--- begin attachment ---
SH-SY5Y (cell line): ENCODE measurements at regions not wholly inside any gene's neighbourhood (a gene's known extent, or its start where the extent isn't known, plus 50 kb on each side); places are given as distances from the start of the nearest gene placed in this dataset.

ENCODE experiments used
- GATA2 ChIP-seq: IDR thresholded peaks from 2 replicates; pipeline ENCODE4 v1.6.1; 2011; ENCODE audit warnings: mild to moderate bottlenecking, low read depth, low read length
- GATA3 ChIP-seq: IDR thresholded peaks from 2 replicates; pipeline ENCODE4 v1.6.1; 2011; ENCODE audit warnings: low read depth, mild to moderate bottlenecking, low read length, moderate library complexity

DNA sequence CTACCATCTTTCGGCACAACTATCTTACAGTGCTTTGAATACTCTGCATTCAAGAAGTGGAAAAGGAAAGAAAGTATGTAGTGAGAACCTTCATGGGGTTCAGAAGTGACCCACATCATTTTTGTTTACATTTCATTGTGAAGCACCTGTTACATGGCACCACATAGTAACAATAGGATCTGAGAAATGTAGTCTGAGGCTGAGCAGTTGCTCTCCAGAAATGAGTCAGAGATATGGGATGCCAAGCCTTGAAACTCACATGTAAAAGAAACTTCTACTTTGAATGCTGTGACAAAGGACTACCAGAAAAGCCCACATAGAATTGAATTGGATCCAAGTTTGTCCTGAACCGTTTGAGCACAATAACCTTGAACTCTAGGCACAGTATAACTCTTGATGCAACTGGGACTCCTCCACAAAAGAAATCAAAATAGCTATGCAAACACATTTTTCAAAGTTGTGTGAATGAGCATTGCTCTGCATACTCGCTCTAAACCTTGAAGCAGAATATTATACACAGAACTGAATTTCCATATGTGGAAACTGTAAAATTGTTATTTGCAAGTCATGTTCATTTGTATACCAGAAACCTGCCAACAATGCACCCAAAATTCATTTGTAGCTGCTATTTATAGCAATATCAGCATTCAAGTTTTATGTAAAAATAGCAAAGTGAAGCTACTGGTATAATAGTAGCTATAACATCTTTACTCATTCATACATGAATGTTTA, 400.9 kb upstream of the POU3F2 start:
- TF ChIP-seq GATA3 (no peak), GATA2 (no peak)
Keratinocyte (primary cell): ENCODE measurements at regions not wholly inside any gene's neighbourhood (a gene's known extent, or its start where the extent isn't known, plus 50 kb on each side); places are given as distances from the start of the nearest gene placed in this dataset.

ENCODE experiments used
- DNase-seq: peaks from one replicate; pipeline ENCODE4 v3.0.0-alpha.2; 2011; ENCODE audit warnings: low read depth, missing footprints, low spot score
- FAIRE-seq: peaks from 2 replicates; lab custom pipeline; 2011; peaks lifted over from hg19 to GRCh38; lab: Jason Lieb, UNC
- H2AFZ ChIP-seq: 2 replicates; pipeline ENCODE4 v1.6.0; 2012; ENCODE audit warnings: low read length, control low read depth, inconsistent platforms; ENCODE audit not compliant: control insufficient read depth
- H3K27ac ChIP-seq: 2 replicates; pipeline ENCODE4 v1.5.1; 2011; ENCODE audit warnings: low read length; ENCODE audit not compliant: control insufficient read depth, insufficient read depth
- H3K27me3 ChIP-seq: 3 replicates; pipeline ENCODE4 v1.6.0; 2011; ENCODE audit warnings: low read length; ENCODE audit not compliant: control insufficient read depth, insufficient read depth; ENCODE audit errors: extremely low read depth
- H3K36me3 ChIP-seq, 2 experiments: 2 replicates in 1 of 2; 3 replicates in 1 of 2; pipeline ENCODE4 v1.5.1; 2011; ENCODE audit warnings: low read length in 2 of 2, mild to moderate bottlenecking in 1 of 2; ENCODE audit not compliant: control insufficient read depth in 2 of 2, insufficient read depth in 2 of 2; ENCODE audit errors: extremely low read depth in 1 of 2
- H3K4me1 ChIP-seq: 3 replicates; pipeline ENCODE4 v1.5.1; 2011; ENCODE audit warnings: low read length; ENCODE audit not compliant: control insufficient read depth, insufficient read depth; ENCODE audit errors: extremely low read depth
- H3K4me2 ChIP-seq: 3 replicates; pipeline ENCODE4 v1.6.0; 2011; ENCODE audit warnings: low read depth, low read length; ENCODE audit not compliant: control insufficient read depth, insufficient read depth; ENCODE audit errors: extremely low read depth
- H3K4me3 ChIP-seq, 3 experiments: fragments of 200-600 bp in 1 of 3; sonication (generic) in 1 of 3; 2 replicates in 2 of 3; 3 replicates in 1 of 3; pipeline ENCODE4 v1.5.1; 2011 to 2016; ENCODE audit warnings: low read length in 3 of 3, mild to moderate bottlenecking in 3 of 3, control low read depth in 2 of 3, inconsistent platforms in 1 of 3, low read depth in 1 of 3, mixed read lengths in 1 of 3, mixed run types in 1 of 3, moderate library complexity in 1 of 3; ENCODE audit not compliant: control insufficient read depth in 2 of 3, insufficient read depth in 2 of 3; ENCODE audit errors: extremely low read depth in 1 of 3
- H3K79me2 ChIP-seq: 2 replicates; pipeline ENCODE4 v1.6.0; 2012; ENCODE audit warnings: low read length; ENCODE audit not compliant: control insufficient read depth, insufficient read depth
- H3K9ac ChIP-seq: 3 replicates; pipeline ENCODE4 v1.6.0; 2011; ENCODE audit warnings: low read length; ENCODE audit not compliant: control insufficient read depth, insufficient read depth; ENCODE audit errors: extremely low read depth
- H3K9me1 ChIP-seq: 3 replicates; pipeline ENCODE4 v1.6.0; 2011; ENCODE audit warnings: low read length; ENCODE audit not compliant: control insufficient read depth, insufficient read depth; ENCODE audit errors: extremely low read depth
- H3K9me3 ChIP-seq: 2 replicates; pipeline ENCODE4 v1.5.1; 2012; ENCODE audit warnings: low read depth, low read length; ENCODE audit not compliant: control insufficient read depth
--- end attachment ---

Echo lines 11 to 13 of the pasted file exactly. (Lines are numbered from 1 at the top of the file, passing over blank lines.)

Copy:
- H2AFZ ChIP-seq: 2 replicates; pipeline ENCODE4 v1.6.0; 2012; ENCODE audit warnings: low read length, control low read depth, inconsistent platforms; ENCODE audit not compliant: control insufficient read depth
- H3K27ac ChIP-seq: 2 replicates; pipeline ENCODE4 v1.5.1; 2011; ENCODE audit warnings: low read length; ENCODE audit not compliant: control insufficient read depth, insufficient read depth
- H3K27me3 ChIP-seq: 3 replicates; pipeline ENCODE4 v1.6.0; 2011; ENCODE audit warnings: low read length; ENCODE audit not compliant: control insufficient read depth, insufficient read depth; ENCODE audit errors: extremely low read depth